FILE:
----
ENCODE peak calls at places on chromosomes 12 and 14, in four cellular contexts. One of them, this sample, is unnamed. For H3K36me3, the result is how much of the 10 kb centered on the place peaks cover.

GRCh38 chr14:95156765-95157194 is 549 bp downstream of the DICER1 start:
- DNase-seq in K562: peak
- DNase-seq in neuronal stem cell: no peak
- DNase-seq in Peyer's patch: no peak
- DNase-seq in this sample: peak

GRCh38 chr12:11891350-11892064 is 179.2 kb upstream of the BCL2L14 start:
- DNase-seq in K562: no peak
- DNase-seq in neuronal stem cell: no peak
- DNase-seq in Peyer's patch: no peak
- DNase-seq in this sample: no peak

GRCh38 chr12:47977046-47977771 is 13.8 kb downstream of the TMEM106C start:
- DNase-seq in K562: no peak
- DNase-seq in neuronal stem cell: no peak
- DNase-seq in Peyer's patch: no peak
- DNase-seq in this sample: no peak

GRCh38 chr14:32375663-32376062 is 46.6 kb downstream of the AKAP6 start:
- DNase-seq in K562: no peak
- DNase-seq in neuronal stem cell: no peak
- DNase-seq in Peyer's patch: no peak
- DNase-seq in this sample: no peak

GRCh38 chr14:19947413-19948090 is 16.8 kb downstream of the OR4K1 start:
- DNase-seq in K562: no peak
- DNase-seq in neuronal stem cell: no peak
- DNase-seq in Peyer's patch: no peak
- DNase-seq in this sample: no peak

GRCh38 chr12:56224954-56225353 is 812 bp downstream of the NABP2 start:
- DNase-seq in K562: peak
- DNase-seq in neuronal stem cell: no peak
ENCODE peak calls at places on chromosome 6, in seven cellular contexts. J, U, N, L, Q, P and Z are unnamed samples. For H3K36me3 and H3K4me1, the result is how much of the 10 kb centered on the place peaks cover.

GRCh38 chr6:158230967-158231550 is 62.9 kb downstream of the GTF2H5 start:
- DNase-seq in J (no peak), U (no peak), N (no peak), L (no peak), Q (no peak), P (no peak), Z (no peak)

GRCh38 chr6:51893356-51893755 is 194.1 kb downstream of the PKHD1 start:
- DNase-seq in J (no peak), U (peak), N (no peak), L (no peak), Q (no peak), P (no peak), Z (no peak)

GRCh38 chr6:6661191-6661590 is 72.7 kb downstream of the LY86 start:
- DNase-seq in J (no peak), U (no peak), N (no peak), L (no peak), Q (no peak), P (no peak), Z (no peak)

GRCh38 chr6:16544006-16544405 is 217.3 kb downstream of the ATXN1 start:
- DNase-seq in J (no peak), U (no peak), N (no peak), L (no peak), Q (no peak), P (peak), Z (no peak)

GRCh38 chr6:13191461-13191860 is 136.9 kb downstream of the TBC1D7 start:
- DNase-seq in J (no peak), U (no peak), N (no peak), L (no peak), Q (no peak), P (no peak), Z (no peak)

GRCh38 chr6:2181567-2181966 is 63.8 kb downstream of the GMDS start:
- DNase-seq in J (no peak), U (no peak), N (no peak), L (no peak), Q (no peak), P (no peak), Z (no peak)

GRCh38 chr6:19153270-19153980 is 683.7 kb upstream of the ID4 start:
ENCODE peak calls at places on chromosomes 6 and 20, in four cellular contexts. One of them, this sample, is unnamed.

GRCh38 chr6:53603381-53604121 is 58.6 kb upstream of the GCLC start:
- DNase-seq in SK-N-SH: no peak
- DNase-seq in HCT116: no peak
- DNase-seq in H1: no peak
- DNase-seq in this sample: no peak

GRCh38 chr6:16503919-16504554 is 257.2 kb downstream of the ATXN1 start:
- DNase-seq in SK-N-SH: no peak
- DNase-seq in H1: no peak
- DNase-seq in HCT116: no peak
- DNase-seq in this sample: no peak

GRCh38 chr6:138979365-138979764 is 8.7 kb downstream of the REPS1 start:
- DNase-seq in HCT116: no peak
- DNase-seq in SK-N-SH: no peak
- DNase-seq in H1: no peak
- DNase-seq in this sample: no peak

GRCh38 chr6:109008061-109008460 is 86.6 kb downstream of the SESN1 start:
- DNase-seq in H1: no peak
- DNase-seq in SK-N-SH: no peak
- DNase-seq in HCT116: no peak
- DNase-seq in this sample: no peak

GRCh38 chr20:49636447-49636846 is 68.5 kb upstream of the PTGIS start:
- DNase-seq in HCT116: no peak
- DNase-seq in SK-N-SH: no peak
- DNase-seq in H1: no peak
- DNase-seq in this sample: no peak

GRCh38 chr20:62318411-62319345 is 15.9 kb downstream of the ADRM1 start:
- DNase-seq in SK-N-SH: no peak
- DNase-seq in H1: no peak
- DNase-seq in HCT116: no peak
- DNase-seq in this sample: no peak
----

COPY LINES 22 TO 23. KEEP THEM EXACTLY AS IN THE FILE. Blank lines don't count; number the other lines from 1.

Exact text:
GRCh38 chr14:19947413-19948090 is 16.8 kb downstream of the OR4K1 start:
- DNase-seq in K562: no peak